Back in the mid 1960s the Sunday afternoon picnic was something to look forward to. Family and food packed into the Morris Oxford and my father at the wheel conducting us on his own, very special, mystery tour. It could be to Clumber Park and long walks through the woods or to Dovedale; over the stepping stones and a stroll by the river.
However, the best picnics were when we headed towards the Peak District. Not along the A6 but on the quiet roads that took us from Ripley to the free playgrounds of Beeley Moor, Chatsworth Park and Curbar Edge. On the outward journey we’d head north along the A615 and, if the timing was right on the way back, stop for refreshment in Wessington at The Horse and Jockey. With my memories of those happy times Susan and I set off once more for Wessington but this time for an evening meal in the rebuilt, restyled, Horse and Jockey gastro pub and hotel.
For many years the pub has stood guard over the vast village green and the same façade still greets you as you head north towards Matlock. The façade is the only thing that hasn’t changed; the rest of the building has been demolished and rebuilt on the same footprint but with an exciting addition.
It was a damp, dark evening and we hurried from our taxi, through the main entrance into the bright, contemporary interior. The layout is similar to its previous incarnation; a snug to the right, the bar area stretching away from the entrance towards the rear, a larger room behind the bar and to the left the dining area. That is where the similarity ends. Everything is, of course, brand new. Most of the floor is grey, stone effect tile. The lighting is modern industrial and the furniture chunky, handcrafted from northern hardwoods. The tables retain some of the manufacturing saw marks and the beeswax finish gives them a warm, honeyed glow contrasting against the clean, white walls.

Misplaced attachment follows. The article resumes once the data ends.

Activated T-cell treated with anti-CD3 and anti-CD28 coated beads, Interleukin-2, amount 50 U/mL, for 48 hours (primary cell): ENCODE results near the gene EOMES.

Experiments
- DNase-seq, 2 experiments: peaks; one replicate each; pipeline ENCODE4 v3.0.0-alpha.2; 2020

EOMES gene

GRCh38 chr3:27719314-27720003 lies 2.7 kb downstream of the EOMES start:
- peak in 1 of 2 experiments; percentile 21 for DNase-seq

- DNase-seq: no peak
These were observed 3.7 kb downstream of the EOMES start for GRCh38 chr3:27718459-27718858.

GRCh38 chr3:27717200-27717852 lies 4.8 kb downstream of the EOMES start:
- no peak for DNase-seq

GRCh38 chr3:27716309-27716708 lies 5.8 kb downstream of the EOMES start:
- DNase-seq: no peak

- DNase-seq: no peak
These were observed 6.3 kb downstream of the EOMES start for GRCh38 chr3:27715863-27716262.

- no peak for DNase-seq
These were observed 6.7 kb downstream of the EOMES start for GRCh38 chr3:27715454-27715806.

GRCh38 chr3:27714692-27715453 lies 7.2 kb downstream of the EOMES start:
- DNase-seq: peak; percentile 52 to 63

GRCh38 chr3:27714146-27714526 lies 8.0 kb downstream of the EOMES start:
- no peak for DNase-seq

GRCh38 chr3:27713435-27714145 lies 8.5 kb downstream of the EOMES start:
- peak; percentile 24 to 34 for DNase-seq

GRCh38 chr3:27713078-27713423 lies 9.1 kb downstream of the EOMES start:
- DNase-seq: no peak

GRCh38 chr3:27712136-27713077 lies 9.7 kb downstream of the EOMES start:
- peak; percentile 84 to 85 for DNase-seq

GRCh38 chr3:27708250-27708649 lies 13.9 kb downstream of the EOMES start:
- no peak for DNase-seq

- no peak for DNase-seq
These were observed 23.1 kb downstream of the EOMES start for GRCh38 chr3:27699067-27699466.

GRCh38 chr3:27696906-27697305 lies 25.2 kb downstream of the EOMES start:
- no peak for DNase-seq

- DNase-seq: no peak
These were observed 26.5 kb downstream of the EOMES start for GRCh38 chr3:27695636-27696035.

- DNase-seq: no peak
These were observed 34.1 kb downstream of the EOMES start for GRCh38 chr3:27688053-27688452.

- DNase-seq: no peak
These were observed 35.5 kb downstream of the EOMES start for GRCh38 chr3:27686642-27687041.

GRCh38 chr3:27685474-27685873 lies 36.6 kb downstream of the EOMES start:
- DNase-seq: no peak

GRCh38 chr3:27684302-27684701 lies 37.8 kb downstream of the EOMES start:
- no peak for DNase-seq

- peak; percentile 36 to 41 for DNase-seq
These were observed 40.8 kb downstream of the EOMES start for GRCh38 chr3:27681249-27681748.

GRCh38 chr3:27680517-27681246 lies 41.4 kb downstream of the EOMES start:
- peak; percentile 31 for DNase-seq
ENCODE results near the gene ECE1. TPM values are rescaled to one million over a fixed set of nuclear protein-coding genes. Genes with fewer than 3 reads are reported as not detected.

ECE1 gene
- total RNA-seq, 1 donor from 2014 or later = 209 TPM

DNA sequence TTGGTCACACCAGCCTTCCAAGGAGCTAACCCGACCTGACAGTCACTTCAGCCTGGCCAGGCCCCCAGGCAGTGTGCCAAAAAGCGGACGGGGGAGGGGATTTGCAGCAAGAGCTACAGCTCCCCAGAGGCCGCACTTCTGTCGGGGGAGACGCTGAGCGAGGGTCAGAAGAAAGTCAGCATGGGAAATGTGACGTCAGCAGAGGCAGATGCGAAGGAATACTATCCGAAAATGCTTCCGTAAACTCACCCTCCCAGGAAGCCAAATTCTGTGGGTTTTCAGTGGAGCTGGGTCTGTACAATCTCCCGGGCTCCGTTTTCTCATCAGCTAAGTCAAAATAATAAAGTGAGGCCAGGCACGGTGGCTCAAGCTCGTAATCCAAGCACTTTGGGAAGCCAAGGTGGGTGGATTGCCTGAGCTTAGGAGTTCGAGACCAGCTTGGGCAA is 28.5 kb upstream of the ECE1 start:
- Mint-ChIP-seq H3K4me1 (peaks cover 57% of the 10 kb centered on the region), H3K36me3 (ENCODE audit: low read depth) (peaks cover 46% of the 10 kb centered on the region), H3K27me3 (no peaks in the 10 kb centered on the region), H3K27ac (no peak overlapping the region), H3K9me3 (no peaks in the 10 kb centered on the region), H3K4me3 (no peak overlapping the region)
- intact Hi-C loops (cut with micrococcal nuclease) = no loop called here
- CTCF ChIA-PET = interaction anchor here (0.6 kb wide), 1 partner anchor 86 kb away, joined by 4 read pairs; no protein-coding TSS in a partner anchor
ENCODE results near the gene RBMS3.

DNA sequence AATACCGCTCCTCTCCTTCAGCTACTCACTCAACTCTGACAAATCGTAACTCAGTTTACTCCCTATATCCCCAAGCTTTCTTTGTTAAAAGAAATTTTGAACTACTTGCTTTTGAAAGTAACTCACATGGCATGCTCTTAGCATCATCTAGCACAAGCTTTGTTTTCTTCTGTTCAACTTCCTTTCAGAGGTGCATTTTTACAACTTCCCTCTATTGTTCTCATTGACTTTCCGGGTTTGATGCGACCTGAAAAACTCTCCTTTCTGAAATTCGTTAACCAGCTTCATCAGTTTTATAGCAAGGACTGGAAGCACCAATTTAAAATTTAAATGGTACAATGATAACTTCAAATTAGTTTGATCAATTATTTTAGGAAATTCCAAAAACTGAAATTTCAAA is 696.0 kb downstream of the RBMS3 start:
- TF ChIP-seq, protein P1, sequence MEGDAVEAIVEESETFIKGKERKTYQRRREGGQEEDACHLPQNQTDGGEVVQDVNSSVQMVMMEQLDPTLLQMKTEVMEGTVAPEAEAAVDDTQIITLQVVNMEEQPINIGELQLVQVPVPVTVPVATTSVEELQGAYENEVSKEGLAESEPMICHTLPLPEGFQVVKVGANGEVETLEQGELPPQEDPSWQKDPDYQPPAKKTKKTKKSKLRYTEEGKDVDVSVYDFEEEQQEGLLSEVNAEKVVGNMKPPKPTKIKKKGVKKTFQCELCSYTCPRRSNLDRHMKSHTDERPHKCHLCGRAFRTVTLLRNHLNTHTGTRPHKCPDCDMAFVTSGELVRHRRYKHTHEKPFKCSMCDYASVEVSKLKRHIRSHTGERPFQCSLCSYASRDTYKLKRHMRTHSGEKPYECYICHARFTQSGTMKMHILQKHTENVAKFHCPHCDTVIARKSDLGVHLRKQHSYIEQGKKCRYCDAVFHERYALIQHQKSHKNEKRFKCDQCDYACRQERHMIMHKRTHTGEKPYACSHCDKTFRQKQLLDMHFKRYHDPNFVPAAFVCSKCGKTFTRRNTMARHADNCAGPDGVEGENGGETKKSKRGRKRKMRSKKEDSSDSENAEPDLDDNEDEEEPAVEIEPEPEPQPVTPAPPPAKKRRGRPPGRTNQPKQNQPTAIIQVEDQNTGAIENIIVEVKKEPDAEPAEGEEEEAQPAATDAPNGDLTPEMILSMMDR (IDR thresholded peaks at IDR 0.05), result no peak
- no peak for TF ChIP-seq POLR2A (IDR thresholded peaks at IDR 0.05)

We sat in the snug with a pre-dinner drink and watched our fellow diners as they arrived and, like us, marvelled at the transformation.
It was a busy evening and we made our way to the entrance of the dining area where a member of the staff stood by a low lectern and efficiently performed the role of maitre d’. We didn’t have to wait and were escorted to our table. The exciting addition to the pub, accessed through the dining area and where we would be eating, is the extensively excavated basement. One wall of the basement is taken up with wood lined dining booths and the centre of the room, where we were seated, is partitioned with robust, glazed wooden half walls.
The menu lived up to its billing with a selection of innovative dishes. For her starter Susan chose the medley of wild mushrooms on black treacle and stout toast. The bread was dark and had a nutty flavour contrasting with the rich cream of the sauce and the delicate mushrooms. This was a substantial starter.
I chose the salt and pepper squid with roasted garlic mayonnaise and burnt lime. The rings of squid were melt in the mouth perfect. The pepper dusting on them had a hint of heat which was tempered by the juice of the burnt lime. Roasting the garlic for the aioli toned down what could have been an overpowering flavour, and made subtle accompaniment. It was served in a novel way in a small colander on a sheet of crumpled greaseproof paper.
We ordered our mains one of liver and the other pork, and sipped a very nice Greyrock Marlborough sauvignon blanc. We find that with a meal of mixed dishes from delicate squid to pan fried liver the clean, fresh sauvignon blanc covers all the bases.
Susan’s pan fried lambs liver was cooked to perfection. The texture was creamy and it had subtle flavour. It was served on a bed of wilted spinach with roasted beetroot and dressed with a warm sweet onion relish. A very British ‘sweet and sour’.
My main was the roasted belly pork. The plate had been brushed with a serving of green Bramley apple sauce and topped with sharp pickled red cabbage and a butter rich fondant potato. Astride this was a generous portion of slow cooked belly pork and a golden slice of crispy cracking. The sharp sauce and the cabbage were a perfect balance against the rich pork. A silky jus, served in a miniature churn, brought the whole dish together.
The Horse and Jockey is a boutique hotel and boasts 14 individually styled bedrooms that I must one day take a peek at. A testament to the quality of the design and build of this modern gastro pub is that we never gave a thought to the fact that the room we were in had no windows and was mechanically ventilated. Also, I have a confession to make; that crackling was so good I ate it with my fingers.
The Horse and Jockey
Brackenfield Lane, Wessington, Alfreton, Derbyshire, DE55 6DW
The White Hart
Inns Lane, Moorwood Moor, Alfreton, Derbyshire, DE55 7NU